SEATTLE - Steve Sarkisian is no doubt looking for a few good defensive backs for his football team,…
Beach's Breakdown - Stanford
This is a new-look Stanford Cardinal squad coached by first year Head Coach and former Duke assistant Johnny Dawkins. After losing the Lopez twins to the NBA draft and Head Coach Trent Johnson to LSU, the Cardinal have shifted to a more up-tempo guard oriented offense - and the results have been fairly positive thus far.
The Cardinal emphasize versatility, led by streaky shooting guard Anthony Goods (17 points, 3.8 rebounds per game) and multi-skilled forward Lawrence Hill (13.7 points, 6.3 rebounds per game). Stanford features four players who average double-digits in scoring (guard Landry Fields chips in with 11.6 points and 6.7 rebounds, while forward Josh Owens supplies 10.8 points and 5.3 rebounds per game) and start three seniors, including point guard and former O'Dea grad, Mitch Johnson.
With so much experience, it's not surprising Stanford's players understand the importance of sharing the ball, and are currently fourth in the conference in assists, averaging over 15 a game. The Cardinal are a mediocre shooting team, but they do a solid job of making the extra pass and finding open shots, taking advantage of their size and athleticism on the perimeter for open jumpers or attacking open lanes. Other than Johnson, the Cardinal are adept at swapping position as needed and move with ease between the post and the 3-point line. Excluding Johnson, the other four starters have attempted at least 40 3-pointers each.
Where the Cardinal break down is in the interior where they lack a big body to clog the middle. Owens and Hill are tall and athletic, but neither are built to handle the rigors of banging for 40 minutes against legitimate power forwards like Jon Brockman and Mathew Bryan-Amaning. Last week, Arizona State forward Jeff Pendergraph dropped a career-high 31 points against the overwhelmed Cardinal front court, followed up two nights later by a 17-point, 16-rebound performance by Arizona center Jordan Hill.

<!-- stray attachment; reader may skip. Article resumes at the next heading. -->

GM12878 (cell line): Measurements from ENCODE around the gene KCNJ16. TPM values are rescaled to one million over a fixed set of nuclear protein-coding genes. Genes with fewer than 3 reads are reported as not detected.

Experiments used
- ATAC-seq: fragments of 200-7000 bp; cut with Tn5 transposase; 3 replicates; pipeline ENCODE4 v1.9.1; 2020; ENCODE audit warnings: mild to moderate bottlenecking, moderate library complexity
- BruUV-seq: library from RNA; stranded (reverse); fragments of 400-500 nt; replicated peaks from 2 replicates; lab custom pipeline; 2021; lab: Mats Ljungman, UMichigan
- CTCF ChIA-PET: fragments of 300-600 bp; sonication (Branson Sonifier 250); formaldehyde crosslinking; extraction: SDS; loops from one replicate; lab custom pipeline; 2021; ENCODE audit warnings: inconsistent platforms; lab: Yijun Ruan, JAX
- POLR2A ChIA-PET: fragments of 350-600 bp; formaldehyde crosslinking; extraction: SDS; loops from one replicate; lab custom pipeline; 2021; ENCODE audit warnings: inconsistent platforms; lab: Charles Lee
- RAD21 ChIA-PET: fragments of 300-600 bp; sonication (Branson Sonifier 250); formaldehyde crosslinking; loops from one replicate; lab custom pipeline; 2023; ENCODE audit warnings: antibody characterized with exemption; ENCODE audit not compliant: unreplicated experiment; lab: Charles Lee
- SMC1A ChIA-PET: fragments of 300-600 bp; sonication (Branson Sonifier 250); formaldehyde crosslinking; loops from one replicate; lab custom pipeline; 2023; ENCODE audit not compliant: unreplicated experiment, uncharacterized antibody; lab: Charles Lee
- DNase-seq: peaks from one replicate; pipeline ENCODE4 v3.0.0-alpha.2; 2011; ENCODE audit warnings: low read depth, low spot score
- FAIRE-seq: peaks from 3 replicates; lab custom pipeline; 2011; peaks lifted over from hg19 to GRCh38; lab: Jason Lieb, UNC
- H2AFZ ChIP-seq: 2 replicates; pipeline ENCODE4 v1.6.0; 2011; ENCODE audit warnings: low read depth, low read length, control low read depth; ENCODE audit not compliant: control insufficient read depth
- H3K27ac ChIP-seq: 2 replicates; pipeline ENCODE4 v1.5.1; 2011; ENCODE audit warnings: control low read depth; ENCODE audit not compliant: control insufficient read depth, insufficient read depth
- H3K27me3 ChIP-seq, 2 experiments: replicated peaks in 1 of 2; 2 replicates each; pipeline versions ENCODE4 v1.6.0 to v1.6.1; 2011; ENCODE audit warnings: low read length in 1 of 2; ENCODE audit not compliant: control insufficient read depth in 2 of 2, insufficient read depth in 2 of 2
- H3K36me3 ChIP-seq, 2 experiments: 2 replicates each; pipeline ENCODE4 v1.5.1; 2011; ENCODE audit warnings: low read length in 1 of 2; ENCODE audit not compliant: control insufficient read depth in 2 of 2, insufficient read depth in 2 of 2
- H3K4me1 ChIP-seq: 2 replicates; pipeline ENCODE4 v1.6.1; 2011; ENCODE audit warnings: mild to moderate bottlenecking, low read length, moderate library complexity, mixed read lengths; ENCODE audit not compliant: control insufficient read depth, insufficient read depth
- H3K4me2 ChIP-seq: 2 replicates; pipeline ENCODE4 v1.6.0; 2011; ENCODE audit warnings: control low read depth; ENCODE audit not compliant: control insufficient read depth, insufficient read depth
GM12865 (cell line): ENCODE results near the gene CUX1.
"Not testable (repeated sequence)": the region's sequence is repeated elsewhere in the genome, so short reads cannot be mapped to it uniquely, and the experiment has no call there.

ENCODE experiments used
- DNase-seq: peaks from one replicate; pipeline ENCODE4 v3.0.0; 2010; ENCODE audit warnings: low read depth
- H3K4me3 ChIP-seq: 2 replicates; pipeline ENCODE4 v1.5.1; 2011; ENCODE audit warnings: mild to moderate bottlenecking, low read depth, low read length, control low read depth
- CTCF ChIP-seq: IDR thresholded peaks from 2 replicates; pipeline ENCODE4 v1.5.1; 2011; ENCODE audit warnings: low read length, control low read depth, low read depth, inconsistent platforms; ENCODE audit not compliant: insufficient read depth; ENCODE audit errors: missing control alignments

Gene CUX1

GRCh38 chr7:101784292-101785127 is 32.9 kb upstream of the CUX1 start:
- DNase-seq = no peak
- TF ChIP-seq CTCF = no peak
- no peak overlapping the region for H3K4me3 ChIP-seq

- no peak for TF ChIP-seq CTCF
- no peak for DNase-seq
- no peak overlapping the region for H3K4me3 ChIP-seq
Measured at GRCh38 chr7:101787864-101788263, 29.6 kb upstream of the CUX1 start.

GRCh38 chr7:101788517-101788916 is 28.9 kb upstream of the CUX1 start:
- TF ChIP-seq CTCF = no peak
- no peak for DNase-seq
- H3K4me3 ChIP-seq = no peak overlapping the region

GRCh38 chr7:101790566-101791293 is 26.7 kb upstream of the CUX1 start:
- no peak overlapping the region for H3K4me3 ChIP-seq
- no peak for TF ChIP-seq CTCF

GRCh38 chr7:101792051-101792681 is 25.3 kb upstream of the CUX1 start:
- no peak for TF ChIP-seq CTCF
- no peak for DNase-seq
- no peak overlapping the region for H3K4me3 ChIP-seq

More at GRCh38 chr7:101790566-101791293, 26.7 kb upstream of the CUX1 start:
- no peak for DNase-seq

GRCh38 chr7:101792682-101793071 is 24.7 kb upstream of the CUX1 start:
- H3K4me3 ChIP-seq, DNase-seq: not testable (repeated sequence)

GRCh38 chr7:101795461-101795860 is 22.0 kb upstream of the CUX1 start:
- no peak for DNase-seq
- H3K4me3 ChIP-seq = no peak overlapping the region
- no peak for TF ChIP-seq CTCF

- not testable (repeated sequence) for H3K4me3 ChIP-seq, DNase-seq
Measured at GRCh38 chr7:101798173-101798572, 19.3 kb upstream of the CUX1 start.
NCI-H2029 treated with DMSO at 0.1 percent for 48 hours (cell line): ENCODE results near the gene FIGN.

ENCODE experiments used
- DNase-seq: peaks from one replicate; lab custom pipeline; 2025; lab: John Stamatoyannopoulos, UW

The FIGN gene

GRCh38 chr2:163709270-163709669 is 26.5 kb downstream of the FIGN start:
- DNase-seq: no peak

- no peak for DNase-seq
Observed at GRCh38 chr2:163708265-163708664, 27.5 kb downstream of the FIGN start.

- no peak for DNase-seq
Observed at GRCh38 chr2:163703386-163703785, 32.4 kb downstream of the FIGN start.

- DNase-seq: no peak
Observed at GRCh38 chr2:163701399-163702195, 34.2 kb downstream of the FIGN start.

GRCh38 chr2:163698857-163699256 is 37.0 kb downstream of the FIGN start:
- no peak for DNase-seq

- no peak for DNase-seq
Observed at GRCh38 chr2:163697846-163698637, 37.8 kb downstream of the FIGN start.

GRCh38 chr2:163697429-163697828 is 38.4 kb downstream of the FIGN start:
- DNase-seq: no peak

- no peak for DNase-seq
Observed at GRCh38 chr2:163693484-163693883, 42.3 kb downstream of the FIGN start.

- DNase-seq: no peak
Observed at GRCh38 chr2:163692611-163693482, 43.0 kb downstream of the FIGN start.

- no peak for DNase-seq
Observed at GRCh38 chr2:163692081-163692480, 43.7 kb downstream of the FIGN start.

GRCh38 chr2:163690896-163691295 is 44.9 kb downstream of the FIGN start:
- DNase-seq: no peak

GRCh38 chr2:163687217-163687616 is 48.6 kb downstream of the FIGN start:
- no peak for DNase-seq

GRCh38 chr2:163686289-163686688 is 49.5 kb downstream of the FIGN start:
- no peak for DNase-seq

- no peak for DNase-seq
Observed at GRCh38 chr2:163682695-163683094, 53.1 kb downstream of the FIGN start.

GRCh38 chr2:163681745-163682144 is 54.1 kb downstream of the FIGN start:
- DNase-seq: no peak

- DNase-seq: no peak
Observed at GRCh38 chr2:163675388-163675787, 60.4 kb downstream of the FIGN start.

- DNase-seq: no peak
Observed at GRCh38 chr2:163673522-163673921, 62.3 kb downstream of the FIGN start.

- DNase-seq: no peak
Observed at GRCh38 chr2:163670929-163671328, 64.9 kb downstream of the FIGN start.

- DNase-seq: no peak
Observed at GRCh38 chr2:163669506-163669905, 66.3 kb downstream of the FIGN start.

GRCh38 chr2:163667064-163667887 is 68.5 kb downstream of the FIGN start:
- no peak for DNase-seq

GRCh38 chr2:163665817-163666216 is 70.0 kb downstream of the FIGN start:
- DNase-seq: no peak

Stanford's depth is thin, especially underneath, and the Huskies will look to capitalize against Dawkins' short bench. Brockman and company should be in for a big night against the outmanned Cardinal front court, especially if foul trouble comes into play.
In the back court, Stanford is long and experienced, possessing a significant height advantage, but the Huskies are quicker and better shooters, even without the help of injured freshman sharpshooter Elston Turner. As always, the smaller Husky guards will attack the basket relentlessly, knowing that the superior UW frontcourt should dominate the glass against the poor rebounding Cardinal.
Stanford's defense is mediocre as well, and the Huskies should have no shortage of open looks at the hoop.
Meanwhile, the vastly improved Husky defenders face an opponent that moves the ball around the court with ease, which will test Washington's defensive rotation and ability to close on shooters. Johnson is a crafty, experienced point guard, and Stanford doesn't make many mistakes, so Washington will again be forced to crank the defensive pressure up a notch and force the Cardinal into turnovers since they aren't likely to create many without help.
Overall, this is a great match-up for Washington. After facing two teams that predominately zone in ASU and Arizona, Stanford now faces their first pressure man-to-man match-up of the season. Look for the Huskies to smother the Cardinal while trying to force them into generating their offense from behind the arc.
Offensively, the Huskies will pound the ball down low into Brockman, Bryan-Amaning and Quincy Pondexter, to whom the Cardinal have no counter, exploiting their mismatch in the post while trying to draw Stanford into foul trouble. This is going to be a high scoring affair between two up-tempo teams, so don't be surprised to see the Huskies climb well into the eighties before it's all said and done.
Huskies win big, 87-65
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